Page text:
Der vorliegende Beitrag untersucht, welche Faktoren die Erfolgswahrscheinlichkeit von steuerlichen Verfahren vor dem Höchstgericht beeinflussen. Basierend auf einer Stichprobe von Urteilen des österreichischen Höchstgerichts zur steuerlichen Gewinnermittlung von Unternehmen aus den Jahren 2003–2018 wird gezeigt, dass mit Ausnahme des Ortes der vorinstanzlichen Entscheidung allgemeine, vom konkreten Sachverhalt weitgehend unabhängige Faktoren keinen signifikanten Einfluss auf die Erfolgswahrscheinlichkeit vor dem Höchstgericht aufweisen. Die Ergebnisse der Untersuchung liefern einen Beitrag zur verbesserten Einschätzung der Erfolgswahrscheinlichkeit vor dem Höchstgericht und damit Einsichten darüber, unter welchen Bedingungen eine Revision für Unternehmen erstrebenswert ist. Sie zeigen, dass über den konkreten Sachverhalt hinausgehende Faktoren bei der Entscheidung, eine Revision vor dem Höchstgericht einzubringen, in der Regel nicht berücksichtigt werden müssen.
Krenn, P., Rechbauer, M. und Rünger, S. (2020): Gute Karten gegen den Fiskus? Einflussgrößen der Erfolgswahrscheinlichkeit in höchstgerichtlichen Verfahren zur steuerlichen Gewinnermittlung, in: Betriebswirtschaftliche Forschung und Praxis, Heft 5, S. 473-500.
|Longing for a national container. On the symbolic economy of Europe's new nationalism|
This paper discusses how to explain the rise of a new nationalism in Europe. It begins by problematizing the inconsistencies in the current culturalist, socio-economic, and socio-political approaches. It then makes Pierre Bourdieu’s theory of social space fruitful for a sociological explanation of neonationalism by removing it from the conceptional framework of national container societies. It finally shows that the transnational opening of national societies is accompanied by profound processes of symbolic appreciation and depreciation of economic, cultural, and social ‘capital’ that the inhabitants of the national container possess.
Kraemer, K. (2020): Longing for a national container. On the symbolic economy of Europe’s new nationalism, in: European Societies, Vol. 22, No. 5, pp. 529-554, doi: https://doi.org/10.1080/14616696.2019.1694164.
|Export starters and exiters: Do innovation and finance matter?|
Using European Central Bank restricted-access biannual data on European small- and medium-sized enterprises (SMEs) over the period 2014–2017, we analyze the impact that innovation, financial constraints, and an efficient regulatory environment exert on the probability of switching from the status of nonexporter to exporter and vice versa. We find that either the use of finance for innovation or undertaking product innovation increases the likelihood of starting to export and lowers the likelihood of stopping exporting. Although SMEs’ financial frictions are negligible for foreign market entry, they matter for increasing the probability of exiting. We also document that a friendly regulatory environment is conducive to start – but not to stop – exporting. Our findings provide empirical support for the recent European Commission policies on both SMEs’ internationalization and access to finance.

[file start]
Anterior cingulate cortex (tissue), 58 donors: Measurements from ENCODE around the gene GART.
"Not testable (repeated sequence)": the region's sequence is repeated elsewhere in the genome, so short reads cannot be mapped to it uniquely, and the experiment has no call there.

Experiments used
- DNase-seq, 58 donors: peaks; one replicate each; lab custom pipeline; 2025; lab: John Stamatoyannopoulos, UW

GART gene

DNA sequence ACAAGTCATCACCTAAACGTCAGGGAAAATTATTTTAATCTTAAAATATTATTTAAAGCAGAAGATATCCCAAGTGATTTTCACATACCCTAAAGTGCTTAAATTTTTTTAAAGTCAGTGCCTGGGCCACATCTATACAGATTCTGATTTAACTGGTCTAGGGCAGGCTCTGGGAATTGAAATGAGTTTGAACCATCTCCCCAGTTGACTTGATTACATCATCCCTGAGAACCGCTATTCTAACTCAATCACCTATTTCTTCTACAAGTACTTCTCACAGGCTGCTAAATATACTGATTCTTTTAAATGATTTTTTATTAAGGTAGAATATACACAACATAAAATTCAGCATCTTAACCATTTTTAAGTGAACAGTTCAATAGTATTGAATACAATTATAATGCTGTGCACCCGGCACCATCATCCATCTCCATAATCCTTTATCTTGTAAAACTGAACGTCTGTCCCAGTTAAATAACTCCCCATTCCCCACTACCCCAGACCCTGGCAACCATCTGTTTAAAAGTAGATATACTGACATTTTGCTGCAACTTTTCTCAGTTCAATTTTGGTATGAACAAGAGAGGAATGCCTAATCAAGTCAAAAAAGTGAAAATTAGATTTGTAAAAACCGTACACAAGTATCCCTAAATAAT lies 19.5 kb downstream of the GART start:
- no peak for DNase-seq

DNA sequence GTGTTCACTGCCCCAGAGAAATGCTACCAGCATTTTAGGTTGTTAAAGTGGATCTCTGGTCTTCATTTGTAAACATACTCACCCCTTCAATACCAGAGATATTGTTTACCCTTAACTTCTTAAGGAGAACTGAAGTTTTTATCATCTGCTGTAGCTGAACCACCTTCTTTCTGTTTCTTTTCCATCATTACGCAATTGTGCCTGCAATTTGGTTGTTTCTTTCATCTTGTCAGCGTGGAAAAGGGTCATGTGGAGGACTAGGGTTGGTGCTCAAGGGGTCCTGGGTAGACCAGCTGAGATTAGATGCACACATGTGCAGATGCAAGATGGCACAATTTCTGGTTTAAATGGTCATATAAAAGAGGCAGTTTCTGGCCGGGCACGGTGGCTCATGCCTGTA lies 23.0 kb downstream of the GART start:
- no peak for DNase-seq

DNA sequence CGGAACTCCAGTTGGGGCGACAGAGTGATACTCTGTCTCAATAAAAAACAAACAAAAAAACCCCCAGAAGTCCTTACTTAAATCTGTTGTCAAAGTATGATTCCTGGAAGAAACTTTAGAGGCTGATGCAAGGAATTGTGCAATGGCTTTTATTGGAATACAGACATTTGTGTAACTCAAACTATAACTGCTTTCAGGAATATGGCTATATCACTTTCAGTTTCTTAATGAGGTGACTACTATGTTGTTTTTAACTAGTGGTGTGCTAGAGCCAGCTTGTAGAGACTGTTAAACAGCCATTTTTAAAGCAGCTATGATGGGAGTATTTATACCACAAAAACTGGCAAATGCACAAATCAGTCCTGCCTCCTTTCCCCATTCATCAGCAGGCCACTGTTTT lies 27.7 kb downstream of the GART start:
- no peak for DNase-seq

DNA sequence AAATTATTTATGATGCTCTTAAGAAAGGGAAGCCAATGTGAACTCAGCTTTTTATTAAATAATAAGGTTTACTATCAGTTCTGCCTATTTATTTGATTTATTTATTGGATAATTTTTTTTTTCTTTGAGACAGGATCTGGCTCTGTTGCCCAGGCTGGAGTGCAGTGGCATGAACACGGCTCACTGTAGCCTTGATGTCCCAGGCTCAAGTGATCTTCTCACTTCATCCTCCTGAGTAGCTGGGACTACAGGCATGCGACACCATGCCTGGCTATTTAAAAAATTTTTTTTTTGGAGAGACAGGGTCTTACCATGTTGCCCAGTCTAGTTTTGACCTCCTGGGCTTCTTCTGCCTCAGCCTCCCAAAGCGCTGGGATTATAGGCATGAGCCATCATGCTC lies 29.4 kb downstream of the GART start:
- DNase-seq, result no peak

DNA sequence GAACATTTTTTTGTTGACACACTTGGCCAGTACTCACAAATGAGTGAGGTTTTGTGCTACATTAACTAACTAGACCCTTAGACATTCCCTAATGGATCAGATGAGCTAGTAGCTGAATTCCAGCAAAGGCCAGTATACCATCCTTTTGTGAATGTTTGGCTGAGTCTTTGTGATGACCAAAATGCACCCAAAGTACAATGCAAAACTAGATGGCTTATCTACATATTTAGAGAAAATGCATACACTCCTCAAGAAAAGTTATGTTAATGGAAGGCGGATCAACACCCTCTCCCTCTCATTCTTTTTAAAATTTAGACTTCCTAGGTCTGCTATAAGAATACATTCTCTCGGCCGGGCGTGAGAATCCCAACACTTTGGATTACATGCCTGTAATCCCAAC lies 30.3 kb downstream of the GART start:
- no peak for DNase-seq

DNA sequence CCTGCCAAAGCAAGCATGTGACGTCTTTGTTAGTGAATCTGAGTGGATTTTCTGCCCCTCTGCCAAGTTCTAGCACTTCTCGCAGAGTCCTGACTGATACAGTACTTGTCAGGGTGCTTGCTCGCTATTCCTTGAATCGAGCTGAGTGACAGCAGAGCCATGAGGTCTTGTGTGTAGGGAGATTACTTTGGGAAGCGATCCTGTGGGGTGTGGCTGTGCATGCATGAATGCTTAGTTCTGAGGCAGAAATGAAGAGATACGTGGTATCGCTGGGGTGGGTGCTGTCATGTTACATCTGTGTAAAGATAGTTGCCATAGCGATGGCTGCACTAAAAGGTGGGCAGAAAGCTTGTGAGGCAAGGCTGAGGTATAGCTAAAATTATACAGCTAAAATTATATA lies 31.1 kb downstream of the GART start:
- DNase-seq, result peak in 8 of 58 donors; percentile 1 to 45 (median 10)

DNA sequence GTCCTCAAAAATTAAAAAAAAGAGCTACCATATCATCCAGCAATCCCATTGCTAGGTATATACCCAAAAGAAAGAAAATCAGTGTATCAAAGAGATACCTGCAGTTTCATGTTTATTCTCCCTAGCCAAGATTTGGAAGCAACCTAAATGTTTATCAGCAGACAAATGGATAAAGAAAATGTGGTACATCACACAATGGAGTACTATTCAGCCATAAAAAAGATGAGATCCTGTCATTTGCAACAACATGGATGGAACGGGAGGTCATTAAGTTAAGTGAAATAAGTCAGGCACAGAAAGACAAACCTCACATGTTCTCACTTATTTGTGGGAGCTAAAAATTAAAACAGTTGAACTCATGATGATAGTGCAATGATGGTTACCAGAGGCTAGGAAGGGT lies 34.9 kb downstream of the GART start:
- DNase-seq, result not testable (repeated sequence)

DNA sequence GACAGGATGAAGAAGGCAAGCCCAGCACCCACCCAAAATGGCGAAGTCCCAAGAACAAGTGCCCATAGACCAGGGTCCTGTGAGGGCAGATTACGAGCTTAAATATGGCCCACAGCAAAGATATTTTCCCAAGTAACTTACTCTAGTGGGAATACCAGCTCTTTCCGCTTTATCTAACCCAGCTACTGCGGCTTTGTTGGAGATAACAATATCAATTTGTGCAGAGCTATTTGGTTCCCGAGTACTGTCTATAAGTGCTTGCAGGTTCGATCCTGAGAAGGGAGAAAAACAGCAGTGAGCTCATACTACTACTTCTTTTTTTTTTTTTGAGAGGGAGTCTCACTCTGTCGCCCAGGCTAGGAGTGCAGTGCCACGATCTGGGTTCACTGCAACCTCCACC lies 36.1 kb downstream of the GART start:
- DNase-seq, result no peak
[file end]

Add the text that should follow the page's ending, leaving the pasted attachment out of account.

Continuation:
Rossi, S. P. S., Bonanno, G., Giansoldati, M. und Gregori, T. (2020): Export starters and exiters: Do innovation and finance matter?, in: Structural Change and Economic Dynamics, pp. 1-39, doi: doi.org/10.1016/j.strueco.2020.11.004 [1.12.2020].
|CITES and the Zoonotic Disease Content in International Wildlife Trade|
International trade in wildlife is one contributing factor to zoonotic disease risk. Using descriptive statistics, this paper shows that in the last decades, the volume and pattern of internationally traded wildlife has changed considerably and, with it, the zoonotic pathogens that are traded. In an econometric analysis, we give evidence that an international environmental trade agreement could be used to limit the spread of zoonotic pathogens and disease. More specifically, combining zoonotic disease data with wildlife trade data from the Convention on International Trade in Endangered Species of Wildlife and Fauna (CITES), we show that making trade requirements more stringent leads to a decrease in the number of animals traded and, incidentally, also the number of zoonotic diseases that are traded. Our results contribute to the discussion of policy measures that manage the spread of zoonotic diseases.
Borsky, S., Hennighausen, H., Leiter, A. und Williges, K. (2020): CITES and the Zoonotic Disease Content in International Wildlife Trade, in: Environmental and Resource Economics, Vol. 76, pp. 1001-1017, doi: doi.org/10.1007/s10640-020-00456-7.